Thanks
My System SpecsSystem Spec
25 Jun 2010   #13
Lordbob75

Windows 7 Ultimate x64, Mint 9
 
 

Softgator, that would seem to indicate that you have a bad RAM stick. Now you need to isolate it. Open the case and remove all but one stick, then run the test again. Repeat this for all the RAM sticks.

~Lordbob
My System SpecsSystem Spec
.

25 Jun 2010   #14
softgator

Windows 7 64Bit
 
 

Hello,
I did another test while being away, attached the results of the new memtest (This test as well is with all 3 sticks), it doesn't somewhere say what stick is faulty in the results?

For how long would I need to run the test again on each stick?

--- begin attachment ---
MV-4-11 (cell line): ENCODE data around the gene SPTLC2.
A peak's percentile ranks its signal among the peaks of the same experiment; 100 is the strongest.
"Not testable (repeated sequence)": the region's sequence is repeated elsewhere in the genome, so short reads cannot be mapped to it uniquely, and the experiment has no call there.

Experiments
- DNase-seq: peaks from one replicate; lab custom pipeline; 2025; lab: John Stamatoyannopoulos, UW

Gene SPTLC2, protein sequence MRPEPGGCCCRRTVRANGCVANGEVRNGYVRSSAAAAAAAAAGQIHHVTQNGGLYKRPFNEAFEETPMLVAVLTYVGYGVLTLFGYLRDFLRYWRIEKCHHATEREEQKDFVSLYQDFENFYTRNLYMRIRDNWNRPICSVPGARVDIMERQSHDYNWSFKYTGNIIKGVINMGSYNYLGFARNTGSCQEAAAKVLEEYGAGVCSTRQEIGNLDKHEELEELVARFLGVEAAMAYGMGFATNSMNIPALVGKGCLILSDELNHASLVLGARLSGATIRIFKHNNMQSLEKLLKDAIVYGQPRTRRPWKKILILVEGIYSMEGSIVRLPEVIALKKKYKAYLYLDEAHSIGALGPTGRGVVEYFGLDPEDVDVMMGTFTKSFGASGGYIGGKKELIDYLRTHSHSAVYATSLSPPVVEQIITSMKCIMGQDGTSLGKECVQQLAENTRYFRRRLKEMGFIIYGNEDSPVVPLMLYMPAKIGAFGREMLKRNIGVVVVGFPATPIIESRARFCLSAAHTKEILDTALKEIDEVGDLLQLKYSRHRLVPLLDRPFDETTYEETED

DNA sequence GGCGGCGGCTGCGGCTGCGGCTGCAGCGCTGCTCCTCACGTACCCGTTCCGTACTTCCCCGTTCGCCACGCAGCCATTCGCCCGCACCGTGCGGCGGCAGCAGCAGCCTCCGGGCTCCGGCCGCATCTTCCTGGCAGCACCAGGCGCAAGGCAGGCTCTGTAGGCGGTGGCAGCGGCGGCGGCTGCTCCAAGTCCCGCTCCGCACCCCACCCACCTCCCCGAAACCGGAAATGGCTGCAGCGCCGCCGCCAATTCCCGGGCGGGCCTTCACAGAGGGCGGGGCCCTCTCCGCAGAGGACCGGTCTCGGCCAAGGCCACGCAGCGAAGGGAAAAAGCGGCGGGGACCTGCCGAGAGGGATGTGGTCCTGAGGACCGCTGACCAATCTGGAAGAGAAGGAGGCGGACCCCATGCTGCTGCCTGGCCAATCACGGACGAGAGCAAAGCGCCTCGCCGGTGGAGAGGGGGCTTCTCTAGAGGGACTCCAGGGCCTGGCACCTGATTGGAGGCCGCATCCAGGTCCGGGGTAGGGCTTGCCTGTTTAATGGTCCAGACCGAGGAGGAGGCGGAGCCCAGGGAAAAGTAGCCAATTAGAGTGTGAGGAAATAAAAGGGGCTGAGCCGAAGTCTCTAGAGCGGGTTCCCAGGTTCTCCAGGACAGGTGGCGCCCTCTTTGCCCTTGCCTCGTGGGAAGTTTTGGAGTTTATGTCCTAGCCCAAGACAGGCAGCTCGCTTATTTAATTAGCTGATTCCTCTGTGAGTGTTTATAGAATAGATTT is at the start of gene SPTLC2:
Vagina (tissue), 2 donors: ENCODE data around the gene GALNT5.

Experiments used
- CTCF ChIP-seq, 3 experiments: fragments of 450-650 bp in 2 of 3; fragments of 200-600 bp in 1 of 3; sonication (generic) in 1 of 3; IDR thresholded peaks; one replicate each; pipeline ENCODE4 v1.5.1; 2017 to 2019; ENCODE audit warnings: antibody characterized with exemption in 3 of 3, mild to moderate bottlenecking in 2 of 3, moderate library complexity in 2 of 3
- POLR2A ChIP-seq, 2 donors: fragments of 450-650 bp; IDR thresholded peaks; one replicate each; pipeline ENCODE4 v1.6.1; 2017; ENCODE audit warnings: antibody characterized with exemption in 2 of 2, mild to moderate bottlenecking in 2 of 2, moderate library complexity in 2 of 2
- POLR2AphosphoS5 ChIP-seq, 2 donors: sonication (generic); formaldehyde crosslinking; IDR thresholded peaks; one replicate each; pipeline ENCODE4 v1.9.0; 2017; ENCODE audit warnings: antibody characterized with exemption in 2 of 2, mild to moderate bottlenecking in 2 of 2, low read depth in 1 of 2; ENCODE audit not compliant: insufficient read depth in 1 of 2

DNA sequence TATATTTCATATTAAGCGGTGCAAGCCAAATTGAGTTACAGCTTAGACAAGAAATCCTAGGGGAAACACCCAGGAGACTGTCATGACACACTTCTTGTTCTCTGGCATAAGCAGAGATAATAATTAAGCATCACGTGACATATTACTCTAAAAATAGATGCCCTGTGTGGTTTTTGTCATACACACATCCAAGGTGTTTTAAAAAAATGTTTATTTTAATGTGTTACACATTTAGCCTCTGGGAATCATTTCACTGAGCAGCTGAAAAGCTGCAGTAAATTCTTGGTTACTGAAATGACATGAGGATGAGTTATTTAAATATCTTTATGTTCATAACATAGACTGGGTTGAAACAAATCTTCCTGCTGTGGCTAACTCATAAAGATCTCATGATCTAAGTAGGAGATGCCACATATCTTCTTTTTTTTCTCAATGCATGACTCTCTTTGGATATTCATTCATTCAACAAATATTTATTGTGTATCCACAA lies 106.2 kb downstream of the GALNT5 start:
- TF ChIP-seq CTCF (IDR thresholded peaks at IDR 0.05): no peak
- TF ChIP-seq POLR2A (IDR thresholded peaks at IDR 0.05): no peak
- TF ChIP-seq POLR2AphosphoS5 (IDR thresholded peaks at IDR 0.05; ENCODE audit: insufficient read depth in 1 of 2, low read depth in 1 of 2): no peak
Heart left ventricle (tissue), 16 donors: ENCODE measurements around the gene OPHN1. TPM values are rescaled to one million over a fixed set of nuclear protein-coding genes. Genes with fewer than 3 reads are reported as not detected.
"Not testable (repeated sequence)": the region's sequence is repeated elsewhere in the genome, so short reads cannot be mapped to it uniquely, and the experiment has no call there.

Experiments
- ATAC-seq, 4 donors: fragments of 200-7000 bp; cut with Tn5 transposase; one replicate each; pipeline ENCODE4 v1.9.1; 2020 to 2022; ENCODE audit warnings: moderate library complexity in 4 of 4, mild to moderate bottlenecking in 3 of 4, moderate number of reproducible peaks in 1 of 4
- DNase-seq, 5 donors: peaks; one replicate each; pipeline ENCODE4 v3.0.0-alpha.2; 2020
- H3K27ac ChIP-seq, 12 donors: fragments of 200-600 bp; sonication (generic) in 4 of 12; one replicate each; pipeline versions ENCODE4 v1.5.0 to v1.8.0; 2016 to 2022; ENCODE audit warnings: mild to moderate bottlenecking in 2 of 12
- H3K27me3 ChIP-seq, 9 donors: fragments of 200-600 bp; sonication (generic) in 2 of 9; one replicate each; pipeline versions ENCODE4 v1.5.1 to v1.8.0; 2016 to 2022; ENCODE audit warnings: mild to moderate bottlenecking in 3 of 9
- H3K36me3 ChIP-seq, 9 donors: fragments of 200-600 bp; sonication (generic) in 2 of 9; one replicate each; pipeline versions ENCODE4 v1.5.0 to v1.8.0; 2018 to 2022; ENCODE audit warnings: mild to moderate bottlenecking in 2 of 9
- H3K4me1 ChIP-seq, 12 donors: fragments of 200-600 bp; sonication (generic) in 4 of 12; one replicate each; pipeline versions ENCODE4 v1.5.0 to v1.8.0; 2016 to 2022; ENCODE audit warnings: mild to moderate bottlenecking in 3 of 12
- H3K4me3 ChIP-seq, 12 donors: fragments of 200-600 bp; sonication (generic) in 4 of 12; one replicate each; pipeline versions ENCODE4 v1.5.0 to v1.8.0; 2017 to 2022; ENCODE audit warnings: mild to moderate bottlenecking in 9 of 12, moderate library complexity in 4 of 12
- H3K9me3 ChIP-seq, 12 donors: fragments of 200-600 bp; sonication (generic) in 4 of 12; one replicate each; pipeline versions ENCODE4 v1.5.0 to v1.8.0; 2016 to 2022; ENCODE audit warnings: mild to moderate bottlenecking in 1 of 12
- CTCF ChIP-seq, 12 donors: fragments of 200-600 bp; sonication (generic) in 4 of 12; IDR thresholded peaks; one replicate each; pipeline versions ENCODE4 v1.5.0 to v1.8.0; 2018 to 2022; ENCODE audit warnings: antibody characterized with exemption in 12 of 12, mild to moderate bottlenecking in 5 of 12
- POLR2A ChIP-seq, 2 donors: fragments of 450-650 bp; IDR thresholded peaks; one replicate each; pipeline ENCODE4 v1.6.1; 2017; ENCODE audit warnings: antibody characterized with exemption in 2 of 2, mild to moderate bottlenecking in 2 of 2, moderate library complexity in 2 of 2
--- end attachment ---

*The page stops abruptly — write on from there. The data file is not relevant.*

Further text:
And I remember once I had a problem with the memoy, memtest was giving an error as well (Old PC), updating the BIOS fixed it back then. Is it something that's worth checking this time?

Thanks
My System SpecsSystem Spec
25 Jun 2010   #15
ttran

Microsoft Window 7 Professional 32 bit
 
 

During the test with first stick, did you test it on different slot? If you continue to test, I think still at least 6, 7 passes.
It never hurt to try. Manufacture's site always give out the last update for Bios that can fix some problems (BSODs). Go ahead and do it

~Tuan
My System SpecsSystem Spec
25 Jun 2010   #16
softgator

Windows 7 64Bit
 
 

Hello,
There was no test with first stick, as mentioned, both tests were with the 3 sticks all together.
The slot on the motherboard can cause the errors as well?